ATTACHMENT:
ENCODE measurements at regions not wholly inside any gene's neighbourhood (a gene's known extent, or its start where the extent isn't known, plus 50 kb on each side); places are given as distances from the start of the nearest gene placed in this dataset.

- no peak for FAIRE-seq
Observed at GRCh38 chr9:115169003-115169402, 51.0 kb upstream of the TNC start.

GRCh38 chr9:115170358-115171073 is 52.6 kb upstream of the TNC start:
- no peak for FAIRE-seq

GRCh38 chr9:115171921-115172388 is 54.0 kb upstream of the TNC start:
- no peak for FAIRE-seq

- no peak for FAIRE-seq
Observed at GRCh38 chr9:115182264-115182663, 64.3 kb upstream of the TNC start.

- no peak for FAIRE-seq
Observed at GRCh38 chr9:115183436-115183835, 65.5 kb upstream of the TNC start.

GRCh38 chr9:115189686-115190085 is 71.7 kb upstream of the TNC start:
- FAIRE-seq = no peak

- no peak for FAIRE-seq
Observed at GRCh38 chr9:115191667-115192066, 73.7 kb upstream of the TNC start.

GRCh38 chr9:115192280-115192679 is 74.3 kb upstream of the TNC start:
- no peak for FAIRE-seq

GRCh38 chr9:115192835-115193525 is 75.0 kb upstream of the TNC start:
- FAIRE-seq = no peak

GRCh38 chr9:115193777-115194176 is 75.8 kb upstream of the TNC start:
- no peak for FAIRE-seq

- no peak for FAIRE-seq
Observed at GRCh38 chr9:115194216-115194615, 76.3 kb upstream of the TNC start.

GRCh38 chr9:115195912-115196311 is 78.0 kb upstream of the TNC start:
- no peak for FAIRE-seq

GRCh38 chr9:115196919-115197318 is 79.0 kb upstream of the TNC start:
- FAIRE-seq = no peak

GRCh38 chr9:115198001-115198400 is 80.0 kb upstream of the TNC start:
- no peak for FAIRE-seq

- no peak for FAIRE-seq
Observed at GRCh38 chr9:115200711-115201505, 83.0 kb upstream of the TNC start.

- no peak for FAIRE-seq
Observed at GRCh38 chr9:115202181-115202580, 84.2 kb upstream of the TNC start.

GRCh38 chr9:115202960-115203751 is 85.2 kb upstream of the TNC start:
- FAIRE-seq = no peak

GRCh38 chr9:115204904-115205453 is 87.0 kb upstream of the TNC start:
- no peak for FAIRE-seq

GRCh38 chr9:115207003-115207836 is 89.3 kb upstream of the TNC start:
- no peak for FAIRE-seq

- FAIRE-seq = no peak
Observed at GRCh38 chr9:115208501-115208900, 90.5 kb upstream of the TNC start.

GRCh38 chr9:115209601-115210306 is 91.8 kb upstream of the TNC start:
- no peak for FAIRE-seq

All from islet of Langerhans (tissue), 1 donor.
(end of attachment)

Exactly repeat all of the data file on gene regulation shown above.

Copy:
ENCODE measurements at regions not wholly inside any gene's neighbourhood (a gene's known extent, or its start where the extent isn't known, plus 50 kb on each side); places are given as distances from the start of the nearest gene placed in this dataset.

- no peak for FAIRE-seq
Observed at GRCh38 chr9:115169003-115169402, 51.0 kb upstream of the TNC start.

GRCh38 chr9:115170358-115171073 is 52.6 kb upstream of the TNC start:
- no peak for FAIRE-seq

GRCh38 chr9:115171921-115172388 is 54.0 kb upstream of the TNC start:
- no peak for FAIRE-seq

- no peak for FAIRE-seq
Observed at GRCh38 chr9:115182264-115182663, 64.3 kb upstream of the TNC start.

- no peak for FAIRE-seq
Observed at GRCh38 chr9:115183436-115183835, 65.5 kb upstream of the TNC start.

GRCh38 chr9:115189686-115190085 is 71.7 kb upstream of the TNC start:
- FAIRE-seq = no peak

- no peak for FAIRE-seq
Observed at GRCh38 chr9:115191667-115192066, 73.7 kb upstream of the TNC start.

GRCh38 chr9:115192280-115192679 is 74.3 kb upstream of the TNC start:
- no peak for FAIRE-seq

GRCh38 chr9:115192835-115193525 is 75.0 kb upstream of the TNC start:
- FAIRE-seq = no peak

GRCh38 chr9:115193777-115194176 is 75.8 kb upstream of the TNC start:
- no peak for FAIRE-seq

- no peak for FAIRE-seq
Observed at GRCh38 chr9:115194216-115194615, 76.3 kb upstream of the TNC start.

GRCh38 chr9:115195912-115196311 is 78.0 kb upstream of the TNC start:
- no peak for FAIRE-seq

GRCh38 chr9:115196919-115197318 is 79.0 kb upstream of the TNC start:
- FAIRE-seq = no peak

GRCh38 chr9:115198001-115198400 is 80.0 kb upstream of the TNC start:
- no peak for FAIRE-seq

- no peak for FAIRE-seq
Observed at GRCh38 chr9:115200711-115201505, 83.0 kb upstream of the TNC start.

- no peak for FAIRE-seq
Observed at GRCh38 chr9:115202181-115202580, 84.2 kb upstream of the TNC start.

GRCh38 chr9:115202960-115203751 is 85.2 kb upstream of the TNC start:
- FAIRE-seq = no peak

GRCh38 chr9:115204904-115205453 is 87.0 kb upstream of the TNC start:
- no peak for FAIRE-seq

GRCh38 chr9:115207003-115207836 is 89.3 kb upstream of the TNC start:
- no peak for FAIRE-seq

- FAIRE-seq = no peak
Observed at GRCh38 chr9:115208501-115208900, 90.5 kb upstream of the TNC start.

GRCh38 chr9:115209601-115210306 is 91.8 kb upstream of the TNC start:
- no peak for FAIRE-seq

All from islet of Langerhans (tissue), 1 donor.